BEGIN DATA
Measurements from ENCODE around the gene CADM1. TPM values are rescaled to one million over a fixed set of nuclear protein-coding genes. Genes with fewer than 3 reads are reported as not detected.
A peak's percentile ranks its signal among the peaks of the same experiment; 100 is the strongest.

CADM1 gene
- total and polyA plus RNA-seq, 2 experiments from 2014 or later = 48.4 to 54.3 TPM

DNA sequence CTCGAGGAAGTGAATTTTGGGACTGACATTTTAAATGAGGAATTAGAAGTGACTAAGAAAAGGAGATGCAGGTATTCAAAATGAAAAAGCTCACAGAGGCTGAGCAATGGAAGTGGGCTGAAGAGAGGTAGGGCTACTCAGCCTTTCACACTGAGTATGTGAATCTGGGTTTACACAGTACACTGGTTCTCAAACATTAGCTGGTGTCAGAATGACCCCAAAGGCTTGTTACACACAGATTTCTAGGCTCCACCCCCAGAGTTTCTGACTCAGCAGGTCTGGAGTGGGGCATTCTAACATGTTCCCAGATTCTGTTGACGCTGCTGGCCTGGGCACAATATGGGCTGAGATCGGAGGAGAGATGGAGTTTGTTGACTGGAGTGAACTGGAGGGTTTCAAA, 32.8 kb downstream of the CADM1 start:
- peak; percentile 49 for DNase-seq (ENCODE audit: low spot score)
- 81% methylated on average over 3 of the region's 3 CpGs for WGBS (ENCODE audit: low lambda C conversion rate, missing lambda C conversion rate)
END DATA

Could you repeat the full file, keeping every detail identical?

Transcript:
Measurements from ENCODE around the gene CADM1. TPM values are rescaled to one million over a fixed set of nuclear protein-coding genes. Genes with fewer than 3 reads are reported as not detected.
A peak's percentile ranks its signal among the peaks of the same experiment; 100 is the strongest.

CADM1 gene
- total and polyA plus RNA-seq, 2 experiments from 2014 or later = 48.4 to 54.3 TPM

DNA sequence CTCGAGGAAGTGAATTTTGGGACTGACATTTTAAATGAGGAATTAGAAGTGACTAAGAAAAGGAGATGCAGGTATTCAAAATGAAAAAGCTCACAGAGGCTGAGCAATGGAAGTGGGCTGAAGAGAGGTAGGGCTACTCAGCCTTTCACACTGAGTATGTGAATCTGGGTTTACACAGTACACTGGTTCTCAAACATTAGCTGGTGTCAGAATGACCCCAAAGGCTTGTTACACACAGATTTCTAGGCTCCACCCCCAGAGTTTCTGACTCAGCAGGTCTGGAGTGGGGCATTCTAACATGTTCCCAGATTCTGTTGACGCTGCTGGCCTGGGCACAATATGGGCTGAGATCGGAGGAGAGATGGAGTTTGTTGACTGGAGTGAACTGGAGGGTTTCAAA, 32.8 kb downstream of the CADM1 start:
- peak; percentile 49 for DNase-seq (ENCODE audit: low spot score)
- 81% methylated on average over 3 of the region's 3 CpGs for WGBS (ENCODE audit: low lambda C conversion rate, missing lambda C conversion rate)